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View from the classroom


View from the classroom Alex Sullivan


oasis for students where the streets are left firmly outside. The welcoming and nurturing environment ensures that when students leave the school at the end of their seven year stay, many return. We even have teachers who were once pupils at the school, who have returned to All Saints for their first teaching job because they just love the atmosphere in the school.


• What subject area do you teach and why did you choose it?


T


his month, we hear from Alex Sullivan, science teacher at All Saints Catholic School in Dagenham, who tells us how he gives his students an understanding of the importance of science in overcoming some of the most pressing challenges facing our world today.


• Tell us about your school


All Saints is a mixed Catholic comprehensive school based in Dagenham. We have eight forms of entry, which is something that only started two years ago when we increased our intake up from six forms of entry. We also have a Sixth Form, so currently the school has approximately 1200 students.


Despite being located in an area of high social deprivation, the school’s ethos is to create an


I teach science and specialise in chemistry specifically. I chose to travel down the science route, thanks to an inspirational science teacher I had when I was in secondary school (which feels like a very long time ago now!). Thinking about it, I was probably quite a difficult student to teach, but this teacher made lessons fun, which meant he managed to reign in my natural exuberance, whilst also combating my inherent laziness! At A- level I chose to continue to study the subject; I excelled in chemistry and the rest, as they say, is history…


• Describe a typical day for you I arrive at the school at around 8am, making sure any equipment I need for the day is ready. Next up is a daily staff briefing held by the headteacher, and then form time where I ensure my Year 11 form group is in a suitable state of mind to start the day. We then have a prayer; as a Catholic school, this is really important to us as a moment of calm and reflection, before a busy day.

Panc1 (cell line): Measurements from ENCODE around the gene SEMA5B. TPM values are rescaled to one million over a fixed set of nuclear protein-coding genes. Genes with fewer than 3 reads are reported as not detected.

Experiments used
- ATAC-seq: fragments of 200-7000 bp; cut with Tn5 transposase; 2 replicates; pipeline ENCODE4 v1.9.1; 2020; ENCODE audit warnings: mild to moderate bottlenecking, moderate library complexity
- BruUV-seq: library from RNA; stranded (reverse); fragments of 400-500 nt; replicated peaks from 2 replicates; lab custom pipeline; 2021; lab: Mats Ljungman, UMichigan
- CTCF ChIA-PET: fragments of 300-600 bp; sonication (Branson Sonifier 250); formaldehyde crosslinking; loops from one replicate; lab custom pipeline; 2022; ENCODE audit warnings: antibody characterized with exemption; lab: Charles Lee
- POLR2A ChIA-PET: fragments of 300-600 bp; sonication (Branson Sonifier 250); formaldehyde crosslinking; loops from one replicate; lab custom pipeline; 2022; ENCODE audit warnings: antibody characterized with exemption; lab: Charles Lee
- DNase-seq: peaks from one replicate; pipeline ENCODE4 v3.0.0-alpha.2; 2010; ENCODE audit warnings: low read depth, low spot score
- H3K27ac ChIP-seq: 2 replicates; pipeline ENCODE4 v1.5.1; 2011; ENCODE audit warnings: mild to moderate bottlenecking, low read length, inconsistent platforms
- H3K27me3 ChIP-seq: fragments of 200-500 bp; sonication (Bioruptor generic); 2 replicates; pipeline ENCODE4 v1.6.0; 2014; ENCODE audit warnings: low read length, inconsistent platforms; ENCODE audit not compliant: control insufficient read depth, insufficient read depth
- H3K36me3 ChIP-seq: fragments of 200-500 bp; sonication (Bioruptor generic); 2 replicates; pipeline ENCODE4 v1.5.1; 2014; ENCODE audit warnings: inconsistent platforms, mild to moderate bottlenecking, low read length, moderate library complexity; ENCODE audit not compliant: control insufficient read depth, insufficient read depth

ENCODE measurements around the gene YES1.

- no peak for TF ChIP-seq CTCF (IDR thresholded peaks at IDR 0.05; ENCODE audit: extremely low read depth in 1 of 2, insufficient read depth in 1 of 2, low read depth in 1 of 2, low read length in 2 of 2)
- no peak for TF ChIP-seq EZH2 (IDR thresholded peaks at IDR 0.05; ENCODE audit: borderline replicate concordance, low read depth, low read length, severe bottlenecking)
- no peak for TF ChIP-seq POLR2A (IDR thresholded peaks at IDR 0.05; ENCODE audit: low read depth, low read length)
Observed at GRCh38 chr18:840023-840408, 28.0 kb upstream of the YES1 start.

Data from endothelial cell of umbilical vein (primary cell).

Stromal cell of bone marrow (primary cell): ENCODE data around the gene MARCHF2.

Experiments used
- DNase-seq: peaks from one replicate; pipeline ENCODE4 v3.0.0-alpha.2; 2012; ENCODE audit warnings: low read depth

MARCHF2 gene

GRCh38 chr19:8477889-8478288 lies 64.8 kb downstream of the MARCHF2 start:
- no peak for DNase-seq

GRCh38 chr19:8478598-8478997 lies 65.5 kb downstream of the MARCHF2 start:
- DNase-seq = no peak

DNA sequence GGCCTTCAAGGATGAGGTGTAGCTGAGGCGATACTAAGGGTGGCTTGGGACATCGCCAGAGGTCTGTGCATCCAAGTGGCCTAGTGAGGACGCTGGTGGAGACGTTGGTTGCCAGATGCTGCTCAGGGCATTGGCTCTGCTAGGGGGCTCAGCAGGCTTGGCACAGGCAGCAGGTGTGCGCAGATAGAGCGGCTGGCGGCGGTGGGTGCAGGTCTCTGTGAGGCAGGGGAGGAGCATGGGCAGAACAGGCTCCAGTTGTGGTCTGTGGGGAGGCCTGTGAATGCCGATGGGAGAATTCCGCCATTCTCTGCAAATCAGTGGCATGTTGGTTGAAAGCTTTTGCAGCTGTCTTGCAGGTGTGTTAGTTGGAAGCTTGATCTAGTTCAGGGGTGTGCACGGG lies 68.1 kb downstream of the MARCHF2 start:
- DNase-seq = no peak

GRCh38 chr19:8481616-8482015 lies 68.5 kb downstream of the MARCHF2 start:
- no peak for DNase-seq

20 www.education-today.co.uk


As I am currently the only A-level chemistry teacher, I usually have a session or two of A-level chemistry coupled with two or three KS3/4 science lessons. At this precise moment in time, I am teaching a variety of different topics: Year 7 are learning about experimental techniques; with the Year 8’s I’m teaching inheritance and variation; Year 11 are focussed on moles; for the Year 12’s it’s the ideal gas equation and Year 13, equilibria. The school day finishes with form time once again. After the students leave, I would usually spend 1-2 hours marking work.


• How would you describe your teaching style?


To answer this question I asked some of my students what they thought and they gave me these words: lively, active, thorough, engaging, funny and ‘banter’ which I’m pretty happy with! I would personally describe my teaching style as laid-back but controlled. I love having humour in the classroom but work hard to ensure this does not get out of hand. I will always try to push my students as far as possible, challenging them with topics that are not always on the syllabus but that I feel are important to grasp and understand as part of their wider educational journey. I absolutely love science and always try to impart my love of the subject on others. Instead of just delivering the necessary information, I try and make it more of a performance, teasing out answers from the students rather than just talking at them.


November 2015


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